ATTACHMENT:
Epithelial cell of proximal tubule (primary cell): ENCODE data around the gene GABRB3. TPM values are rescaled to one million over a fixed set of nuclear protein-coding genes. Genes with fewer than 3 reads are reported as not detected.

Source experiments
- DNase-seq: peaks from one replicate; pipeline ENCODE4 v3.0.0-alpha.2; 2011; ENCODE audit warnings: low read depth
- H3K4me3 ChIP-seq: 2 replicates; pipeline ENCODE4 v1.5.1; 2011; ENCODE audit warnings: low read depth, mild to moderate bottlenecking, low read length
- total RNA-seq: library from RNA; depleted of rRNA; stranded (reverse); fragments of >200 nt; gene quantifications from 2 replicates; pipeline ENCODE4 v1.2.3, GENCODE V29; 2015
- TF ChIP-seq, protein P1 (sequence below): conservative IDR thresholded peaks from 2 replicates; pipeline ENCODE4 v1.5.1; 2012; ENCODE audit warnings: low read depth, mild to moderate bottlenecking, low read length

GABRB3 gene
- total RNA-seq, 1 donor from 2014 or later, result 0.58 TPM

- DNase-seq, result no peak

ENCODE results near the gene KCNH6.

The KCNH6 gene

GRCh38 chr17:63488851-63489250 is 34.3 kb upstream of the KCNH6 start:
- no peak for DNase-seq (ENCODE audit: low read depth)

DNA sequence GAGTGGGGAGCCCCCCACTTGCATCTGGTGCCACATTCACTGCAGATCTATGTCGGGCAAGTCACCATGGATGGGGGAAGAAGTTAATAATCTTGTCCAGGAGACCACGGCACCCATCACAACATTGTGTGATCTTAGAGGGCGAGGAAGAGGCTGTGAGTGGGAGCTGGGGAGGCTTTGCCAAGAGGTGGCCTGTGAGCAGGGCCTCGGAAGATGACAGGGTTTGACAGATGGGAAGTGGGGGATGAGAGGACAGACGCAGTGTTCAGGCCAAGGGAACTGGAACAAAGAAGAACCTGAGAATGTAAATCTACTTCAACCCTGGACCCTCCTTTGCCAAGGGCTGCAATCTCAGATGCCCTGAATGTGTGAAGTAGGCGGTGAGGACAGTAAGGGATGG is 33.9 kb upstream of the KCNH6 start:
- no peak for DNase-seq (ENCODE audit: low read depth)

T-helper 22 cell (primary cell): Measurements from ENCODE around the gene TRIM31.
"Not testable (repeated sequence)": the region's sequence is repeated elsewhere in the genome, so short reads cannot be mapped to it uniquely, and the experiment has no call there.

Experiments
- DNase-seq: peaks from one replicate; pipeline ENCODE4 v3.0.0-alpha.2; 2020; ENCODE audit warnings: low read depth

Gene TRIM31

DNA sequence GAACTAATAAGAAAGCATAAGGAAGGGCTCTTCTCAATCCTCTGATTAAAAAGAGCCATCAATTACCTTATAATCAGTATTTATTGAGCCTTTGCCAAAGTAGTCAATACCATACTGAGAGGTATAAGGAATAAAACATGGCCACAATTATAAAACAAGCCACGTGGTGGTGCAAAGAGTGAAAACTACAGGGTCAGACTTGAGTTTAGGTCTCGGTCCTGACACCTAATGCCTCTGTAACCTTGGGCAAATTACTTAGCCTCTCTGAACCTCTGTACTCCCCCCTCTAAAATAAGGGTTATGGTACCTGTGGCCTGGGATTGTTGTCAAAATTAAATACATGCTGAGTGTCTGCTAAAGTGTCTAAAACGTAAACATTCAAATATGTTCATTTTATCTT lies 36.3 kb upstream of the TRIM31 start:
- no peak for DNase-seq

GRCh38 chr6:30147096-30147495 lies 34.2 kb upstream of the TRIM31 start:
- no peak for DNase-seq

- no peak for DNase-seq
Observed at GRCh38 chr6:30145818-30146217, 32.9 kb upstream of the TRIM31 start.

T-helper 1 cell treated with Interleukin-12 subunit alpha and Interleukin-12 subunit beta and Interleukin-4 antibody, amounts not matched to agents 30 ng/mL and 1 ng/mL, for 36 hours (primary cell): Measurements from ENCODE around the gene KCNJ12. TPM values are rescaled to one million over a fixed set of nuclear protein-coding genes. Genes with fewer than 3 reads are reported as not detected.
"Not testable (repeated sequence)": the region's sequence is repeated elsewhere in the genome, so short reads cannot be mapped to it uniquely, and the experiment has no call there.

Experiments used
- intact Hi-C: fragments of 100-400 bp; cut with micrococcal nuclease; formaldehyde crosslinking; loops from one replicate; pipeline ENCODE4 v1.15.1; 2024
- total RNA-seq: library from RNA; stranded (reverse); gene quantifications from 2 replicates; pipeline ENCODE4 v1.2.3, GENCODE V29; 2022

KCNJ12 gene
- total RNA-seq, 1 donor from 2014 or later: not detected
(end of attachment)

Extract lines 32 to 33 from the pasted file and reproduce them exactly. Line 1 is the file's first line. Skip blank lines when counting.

KCNJ12 gene
- total RNA-seq, 1 donor from 2014 or later: not detected